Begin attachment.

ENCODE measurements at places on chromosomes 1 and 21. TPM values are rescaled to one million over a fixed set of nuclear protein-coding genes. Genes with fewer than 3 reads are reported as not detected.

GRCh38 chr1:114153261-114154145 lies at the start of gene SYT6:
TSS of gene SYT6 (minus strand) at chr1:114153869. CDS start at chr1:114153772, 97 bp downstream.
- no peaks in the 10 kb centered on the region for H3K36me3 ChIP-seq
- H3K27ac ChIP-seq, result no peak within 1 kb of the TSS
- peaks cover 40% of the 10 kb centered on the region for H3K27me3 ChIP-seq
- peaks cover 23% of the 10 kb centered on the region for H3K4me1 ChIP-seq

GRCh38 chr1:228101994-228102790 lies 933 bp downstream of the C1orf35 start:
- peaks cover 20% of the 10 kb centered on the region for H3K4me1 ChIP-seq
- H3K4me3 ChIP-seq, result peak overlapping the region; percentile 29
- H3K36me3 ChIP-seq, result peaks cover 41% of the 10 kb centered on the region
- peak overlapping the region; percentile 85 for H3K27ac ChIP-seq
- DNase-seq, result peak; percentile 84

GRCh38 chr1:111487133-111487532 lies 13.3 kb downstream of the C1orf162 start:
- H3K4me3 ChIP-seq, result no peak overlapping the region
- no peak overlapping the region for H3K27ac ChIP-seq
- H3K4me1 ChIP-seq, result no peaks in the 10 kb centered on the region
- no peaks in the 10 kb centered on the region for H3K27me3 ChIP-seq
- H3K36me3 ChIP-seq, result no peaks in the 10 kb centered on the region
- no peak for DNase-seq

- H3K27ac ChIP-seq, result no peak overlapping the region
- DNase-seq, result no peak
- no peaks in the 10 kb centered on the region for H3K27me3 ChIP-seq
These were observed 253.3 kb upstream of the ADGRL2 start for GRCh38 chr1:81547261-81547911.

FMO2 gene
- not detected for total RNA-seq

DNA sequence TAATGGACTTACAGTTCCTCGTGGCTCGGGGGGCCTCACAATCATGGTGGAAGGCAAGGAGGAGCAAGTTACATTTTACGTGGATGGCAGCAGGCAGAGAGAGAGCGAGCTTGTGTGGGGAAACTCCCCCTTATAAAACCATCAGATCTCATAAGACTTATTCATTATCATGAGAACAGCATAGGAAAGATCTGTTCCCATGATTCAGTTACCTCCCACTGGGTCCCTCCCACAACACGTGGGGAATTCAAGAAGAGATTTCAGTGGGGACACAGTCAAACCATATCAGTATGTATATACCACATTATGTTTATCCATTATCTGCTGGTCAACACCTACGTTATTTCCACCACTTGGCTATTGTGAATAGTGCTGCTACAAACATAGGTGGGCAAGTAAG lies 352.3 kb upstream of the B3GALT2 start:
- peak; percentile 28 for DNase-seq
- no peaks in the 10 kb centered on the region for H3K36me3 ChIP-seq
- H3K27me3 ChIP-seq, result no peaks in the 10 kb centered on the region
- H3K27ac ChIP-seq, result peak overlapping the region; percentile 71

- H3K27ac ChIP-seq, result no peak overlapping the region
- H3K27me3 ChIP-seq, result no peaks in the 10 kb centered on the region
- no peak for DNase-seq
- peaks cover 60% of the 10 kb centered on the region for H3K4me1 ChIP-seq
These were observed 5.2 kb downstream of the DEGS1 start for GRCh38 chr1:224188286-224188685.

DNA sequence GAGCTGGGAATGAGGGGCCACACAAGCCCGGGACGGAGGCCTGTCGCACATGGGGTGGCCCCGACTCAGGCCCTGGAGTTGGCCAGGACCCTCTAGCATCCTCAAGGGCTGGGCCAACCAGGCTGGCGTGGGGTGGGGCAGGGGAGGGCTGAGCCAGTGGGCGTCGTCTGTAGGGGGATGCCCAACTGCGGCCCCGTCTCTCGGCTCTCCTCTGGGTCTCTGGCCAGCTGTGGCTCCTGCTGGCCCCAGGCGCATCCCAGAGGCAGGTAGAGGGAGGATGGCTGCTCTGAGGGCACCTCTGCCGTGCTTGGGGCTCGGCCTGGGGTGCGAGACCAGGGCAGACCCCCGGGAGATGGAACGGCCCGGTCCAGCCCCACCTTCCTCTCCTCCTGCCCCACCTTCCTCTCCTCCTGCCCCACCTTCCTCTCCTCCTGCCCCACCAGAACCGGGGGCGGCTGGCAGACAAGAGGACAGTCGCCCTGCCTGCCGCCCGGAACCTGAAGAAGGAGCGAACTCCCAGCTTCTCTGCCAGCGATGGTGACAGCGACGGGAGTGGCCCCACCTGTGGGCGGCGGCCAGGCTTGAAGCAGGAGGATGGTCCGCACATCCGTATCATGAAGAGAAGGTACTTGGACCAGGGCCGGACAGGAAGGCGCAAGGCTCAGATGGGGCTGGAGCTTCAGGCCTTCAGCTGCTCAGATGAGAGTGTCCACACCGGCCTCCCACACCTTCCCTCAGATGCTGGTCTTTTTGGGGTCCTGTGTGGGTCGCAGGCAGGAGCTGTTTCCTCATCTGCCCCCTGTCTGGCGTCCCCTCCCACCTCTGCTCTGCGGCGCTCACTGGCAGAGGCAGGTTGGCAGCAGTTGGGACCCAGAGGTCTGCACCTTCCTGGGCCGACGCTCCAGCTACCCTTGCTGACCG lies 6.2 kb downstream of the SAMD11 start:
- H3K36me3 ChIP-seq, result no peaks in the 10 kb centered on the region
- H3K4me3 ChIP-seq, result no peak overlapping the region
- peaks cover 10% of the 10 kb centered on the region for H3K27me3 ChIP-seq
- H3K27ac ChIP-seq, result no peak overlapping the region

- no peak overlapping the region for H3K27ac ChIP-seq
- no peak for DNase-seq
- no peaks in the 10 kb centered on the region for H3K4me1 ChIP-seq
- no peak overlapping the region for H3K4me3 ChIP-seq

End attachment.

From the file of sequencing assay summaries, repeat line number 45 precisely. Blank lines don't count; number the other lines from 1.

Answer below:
- no peak overlapping the region for H3K4me3 ChIP-seq